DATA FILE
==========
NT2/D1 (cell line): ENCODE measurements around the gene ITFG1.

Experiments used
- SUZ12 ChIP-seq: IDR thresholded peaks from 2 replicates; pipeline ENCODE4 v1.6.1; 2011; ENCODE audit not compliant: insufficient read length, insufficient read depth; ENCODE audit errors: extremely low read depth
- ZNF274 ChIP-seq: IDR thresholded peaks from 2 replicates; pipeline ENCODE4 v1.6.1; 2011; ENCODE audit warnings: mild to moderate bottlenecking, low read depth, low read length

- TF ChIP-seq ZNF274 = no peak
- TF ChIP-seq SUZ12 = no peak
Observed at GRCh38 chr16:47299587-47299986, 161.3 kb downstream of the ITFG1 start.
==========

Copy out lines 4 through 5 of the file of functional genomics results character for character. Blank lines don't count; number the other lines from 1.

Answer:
- ZNF274 ChIP-seq: IDR thresholded peaks from 2 replicates; pipeline ENCODE4 v1.6.1; 2011; ENCODE audit warnings: mild to moderate bottlenecking, low read depth, low read length

- TF ChIP-seq ZNF274 = no peak